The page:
Thursday, March 04, 2010

White-Hot Incandescent Rage Directed At An Insignificant Target

So let me get this straight, Pierre Bayard, author of "Sherlock Holmes Was Wrong". You think that Holmes' solution to "The Hound of the Baskervilles" was absurd, filled with numerous plot holes and logical inconsistencies. You propose an alternate, more logical theory. And that theory is...

...that Jack Stapleton, lost heir to the Baskerville estate, decides to move back to the area of his ancestral home after a falling-out with his wife that has led to her demanding that he publicly pretend to be her sister. He complies, and happens to find out that his uncle (the current tenant) has made a fortune in South African gold and is phenomenally wealthy. He befriends his wealthy uncle without bothering to mention his family connection (presumably not to bother the philanthropically-inclined relative who laments the fact that he has no children to pass on the title to) and discovers that his uncle's will leaves the fortune to the inheritor of the title, and that his uncle has a weak heart. He then decides, quite innocently, to buy a giant black hound. And in order to make sure that he can see the dog when he takes it for night-time strolls, he paints it glow-in-the-dark.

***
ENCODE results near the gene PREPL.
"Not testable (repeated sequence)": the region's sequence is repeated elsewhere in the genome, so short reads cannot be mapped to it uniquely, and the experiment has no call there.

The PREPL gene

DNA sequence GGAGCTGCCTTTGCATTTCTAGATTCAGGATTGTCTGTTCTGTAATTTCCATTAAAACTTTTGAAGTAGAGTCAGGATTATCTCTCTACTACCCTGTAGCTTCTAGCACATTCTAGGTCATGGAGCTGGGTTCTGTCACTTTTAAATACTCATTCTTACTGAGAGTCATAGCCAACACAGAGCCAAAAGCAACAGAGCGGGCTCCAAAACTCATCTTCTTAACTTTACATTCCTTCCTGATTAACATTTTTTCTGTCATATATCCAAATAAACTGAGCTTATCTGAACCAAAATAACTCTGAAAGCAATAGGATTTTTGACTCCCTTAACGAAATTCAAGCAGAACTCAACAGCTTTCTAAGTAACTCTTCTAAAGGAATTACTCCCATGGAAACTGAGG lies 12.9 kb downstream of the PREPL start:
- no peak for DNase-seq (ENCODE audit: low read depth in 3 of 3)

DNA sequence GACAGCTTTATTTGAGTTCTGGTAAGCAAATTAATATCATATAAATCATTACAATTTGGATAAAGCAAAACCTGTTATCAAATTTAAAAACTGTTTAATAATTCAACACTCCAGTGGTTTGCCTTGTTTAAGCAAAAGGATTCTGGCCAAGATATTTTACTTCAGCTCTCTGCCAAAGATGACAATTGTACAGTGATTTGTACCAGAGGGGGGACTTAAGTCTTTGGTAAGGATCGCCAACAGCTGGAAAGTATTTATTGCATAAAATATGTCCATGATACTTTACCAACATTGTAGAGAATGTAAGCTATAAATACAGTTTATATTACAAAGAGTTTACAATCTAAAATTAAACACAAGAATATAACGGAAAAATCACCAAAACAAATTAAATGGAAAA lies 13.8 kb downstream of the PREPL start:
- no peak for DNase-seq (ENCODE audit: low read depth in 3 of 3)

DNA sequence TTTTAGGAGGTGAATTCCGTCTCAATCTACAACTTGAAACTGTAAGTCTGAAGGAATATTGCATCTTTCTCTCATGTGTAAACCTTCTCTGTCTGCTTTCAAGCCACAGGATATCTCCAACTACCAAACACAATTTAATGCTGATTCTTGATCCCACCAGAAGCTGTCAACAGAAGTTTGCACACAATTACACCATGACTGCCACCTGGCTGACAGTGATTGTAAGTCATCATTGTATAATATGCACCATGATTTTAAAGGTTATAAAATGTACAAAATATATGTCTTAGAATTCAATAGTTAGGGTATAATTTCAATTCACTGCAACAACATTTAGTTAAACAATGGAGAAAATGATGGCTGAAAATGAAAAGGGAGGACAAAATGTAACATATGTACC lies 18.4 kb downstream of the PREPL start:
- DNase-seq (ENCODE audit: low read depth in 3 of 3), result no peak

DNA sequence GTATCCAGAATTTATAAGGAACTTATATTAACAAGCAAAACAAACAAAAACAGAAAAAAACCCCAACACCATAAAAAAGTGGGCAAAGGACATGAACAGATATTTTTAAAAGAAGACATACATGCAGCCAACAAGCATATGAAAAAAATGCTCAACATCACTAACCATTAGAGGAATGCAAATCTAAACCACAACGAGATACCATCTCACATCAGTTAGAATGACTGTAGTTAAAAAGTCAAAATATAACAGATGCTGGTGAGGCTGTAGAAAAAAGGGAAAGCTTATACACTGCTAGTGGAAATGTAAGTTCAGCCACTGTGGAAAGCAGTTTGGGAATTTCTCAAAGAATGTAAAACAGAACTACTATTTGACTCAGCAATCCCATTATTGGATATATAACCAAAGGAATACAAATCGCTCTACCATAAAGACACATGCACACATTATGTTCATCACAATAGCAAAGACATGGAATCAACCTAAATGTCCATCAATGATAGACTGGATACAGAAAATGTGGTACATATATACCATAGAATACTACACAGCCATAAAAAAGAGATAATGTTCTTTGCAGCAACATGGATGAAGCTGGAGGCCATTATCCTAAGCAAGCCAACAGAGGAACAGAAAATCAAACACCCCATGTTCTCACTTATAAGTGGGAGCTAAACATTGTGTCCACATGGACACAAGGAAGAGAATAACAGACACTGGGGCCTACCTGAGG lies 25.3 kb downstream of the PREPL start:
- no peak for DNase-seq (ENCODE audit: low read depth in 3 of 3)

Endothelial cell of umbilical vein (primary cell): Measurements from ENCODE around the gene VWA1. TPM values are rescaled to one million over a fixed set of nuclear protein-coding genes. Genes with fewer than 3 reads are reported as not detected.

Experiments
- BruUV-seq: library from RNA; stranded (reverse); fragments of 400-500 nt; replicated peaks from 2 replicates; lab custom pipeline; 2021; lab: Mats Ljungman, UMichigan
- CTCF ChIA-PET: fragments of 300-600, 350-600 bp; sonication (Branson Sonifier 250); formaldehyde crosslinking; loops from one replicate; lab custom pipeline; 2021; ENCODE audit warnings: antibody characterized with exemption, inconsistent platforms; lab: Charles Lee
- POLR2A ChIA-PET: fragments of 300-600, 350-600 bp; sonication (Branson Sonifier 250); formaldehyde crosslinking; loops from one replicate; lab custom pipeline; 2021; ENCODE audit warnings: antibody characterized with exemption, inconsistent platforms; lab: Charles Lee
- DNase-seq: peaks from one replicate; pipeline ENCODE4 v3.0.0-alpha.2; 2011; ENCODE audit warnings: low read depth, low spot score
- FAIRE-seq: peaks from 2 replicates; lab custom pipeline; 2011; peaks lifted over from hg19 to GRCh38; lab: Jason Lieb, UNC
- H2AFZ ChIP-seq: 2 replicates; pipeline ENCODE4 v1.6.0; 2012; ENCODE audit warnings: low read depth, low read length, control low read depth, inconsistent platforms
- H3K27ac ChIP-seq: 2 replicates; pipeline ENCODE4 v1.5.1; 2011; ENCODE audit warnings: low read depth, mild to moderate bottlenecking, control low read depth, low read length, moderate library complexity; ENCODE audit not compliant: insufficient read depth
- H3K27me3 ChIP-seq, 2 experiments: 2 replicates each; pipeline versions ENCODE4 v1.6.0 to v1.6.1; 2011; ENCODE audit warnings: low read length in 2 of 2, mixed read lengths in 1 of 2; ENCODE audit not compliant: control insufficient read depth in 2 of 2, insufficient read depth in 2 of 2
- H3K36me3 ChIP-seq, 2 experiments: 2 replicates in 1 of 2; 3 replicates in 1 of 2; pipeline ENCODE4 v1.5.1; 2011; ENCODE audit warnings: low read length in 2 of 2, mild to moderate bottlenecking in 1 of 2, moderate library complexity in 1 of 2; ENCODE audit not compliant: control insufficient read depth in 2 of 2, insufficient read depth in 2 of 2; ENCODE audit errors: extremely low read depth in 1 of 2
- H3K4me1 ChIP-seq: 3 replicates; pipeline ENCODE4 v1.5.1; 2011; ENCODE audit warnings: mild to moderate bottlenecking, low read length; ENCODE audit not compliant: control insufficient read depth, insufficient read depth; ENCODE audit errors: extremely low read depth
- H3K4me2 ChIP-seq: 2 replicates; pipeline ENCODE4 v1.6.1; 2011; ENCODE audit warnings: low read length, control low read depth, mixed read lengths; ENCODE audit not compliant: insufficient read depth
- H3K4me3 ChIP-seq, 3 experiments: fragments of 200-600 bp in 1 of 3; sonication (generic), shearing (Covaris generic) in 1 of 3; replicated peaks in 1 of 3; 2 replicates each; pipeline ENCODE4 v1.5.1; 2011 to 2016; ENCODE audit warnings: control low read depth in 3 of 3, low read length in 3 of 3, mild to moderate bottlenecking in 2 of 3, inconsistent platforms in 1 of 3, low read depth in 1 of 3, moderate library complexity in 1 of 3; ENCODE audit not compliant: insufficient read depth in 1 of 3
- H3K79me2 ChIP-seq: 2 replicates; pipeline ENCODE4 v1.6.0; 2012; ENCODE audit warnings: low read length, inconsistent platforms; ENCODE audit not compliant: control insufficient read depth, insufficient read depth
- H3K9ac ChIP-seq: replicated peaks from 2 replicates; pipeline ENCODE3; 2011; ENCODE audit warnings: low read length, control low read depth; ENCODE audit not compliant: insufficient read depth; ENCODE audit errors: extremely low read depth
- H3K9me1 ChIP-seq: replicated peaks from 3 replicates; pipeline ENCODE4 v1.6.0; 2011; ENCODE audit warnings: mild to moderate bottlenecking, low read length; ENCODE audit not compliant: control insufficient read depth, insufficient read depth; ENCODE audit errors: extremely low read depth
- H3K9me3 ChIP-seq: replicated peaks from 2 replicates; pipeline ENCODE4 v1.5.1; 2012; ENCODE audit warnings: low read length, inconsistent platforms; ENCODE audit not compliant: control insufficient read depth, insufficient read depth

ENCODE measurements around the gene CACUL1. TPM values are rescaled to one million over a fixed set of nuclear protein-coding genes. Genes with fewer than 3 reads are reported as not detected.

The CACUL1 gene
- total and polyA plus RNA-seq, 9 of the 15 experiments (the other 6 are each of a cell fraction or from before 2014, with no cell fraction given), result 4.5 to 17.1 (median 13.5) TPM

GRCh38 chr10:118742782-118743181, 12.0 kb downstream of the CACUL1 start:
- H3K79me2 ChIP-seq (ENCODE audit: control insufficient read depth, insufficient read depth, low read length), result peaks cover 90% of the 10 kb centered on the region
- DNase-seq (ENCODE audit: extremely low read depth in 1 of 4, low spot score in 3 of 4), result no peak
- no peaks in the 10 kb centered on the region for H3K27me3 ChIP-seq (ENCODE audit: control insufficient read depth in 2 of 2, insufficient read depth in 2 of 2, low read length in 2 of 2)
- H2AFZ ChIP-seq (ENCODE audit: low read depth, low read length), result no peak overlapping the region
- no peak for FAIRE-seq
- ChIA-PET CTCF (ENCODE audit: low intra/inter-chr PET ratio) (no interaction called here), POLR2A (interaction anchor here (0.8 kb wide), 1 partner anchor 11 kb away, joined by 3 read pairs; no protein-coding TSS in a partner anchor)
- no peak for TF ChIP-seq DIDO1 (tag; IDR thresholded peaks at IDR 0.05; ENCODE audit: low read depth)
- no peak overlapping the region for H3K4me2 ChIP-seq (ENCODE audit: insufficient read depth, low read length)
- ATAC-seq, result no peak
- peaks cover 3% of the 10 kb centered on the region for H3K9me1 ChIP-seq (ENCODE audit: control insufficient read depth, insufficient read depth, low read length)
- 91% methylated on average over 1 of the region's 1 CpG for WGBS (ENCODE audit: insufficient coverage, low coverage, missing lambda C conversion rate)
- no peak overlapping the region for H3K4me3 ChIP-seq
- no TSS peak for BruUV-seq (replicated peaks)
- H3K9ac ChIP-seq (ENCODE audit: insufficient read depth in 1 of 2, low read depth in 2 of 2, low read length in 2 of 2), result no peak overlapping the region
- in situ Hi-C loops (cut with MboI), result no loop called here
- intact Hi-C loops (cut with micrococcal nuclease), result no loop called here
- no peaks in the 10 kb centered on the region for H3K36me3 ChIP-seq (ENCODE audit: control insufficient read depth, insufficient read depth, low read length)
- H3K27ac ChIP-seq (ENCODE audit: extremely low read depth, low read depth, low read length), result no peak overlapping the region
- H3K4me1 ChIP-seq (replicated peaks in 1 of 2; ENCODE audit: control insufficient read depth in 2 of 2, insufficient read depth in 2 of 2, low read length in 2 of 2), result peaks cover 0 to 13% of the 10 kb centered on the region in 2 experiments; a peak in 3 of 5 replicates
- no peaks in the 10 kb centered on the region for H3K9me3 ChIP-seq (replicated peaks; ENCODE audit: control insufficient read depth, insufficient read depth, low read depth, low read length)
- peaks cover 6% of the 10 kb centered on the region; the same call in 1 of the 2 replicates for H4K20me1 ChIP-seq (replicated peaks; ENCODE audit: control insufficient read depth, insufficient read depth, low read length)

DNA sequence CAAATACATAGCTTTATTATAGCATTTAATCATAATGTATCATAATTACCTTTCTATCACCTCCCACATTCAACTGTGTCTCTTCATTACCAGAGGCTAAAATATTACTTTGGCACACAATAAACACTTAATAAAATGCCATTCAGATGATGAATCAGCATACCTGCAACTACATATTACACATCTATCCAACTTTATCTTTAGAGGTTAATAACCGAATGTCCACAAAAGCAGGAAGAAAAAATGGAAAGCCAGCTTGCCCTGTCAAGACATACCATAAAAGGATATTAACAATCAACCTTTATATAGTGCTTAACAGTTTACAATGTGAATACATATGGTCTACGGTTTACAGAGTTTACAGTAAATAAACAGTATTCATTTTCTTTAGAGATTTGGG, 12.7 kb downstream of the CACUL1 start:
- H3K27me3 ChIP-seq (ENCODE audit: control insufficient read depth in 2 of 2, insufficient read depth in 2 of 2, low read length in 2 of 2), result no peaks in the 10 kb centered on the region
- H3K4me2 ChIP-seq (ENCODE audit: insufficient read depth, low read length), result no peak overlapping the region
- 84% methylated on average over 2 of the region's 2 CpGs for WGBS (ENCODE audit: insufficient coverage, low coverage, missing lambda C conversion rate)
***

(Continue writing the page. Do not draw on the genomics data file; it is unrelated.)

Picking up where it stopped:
Then he falls in love with a married woman, and convinces her to ask his uncle for the money to fund a divorce. Then he changes his mind at the last minute, tells her not to ask after all, and goes to ask his uncle himself. Unfortunately, he brings his dog along, entirely forgetting his uncle's weak heart and morbid preoccupation with the spectral hound that supposedly murdered his ancestor.

Following the entirely accidental fatal heart attack caused by the friendly giant black hound lunging out of the darkness, its face glowing with phantasmal light, his wife Beryl (who has decided to pose as his sister) comes up with a plan to kill her husband as punishment for having an affair with a married woman. She knows that he is in the habit of wandering through the deadly swamps of Grimpen Mire, which has swallowed people without a trace, and that the two of them have marked out a safe course through the bottomless mud. Naturally, her plan is to frame him for the murder of his uncle and convince Sherlock Holmes to investigate, getting him down to the Baskerville estate so that she can then convince everyone that her husband/brother fled justice by running into the swamps and losing his footing.

She suggests to Doctor Mortimer, the executor of the estate, that he should go to Holmes to investigate the evidence that a demonic hound was involved before the new heir to the estate arrives. He agrees instantly, and heads off to meet Holmes. Meanwhile, she travels to London and attracts Holmes' attention with a bizarre letter that warns the new heir off (she is, of course, entirely certain that he will ignore this, based on her superior knowledge of the psychology of total strangers she's never met. And a lucky thing, too, as her entire plan hinges on him ignoring the warning she's giving him.) She also shadows the new heir in disguise, in full sight of Holmes in order to convince Holmes that someone is shadowing the new heir. This might be seen as slightly risky, given that Holmes might catch her and unmask her, but it's necessary because she needs to...because it is, of course. Oh, and she steals the new heir's boots in order to convince Holmes that they're needed to give the dog a scent.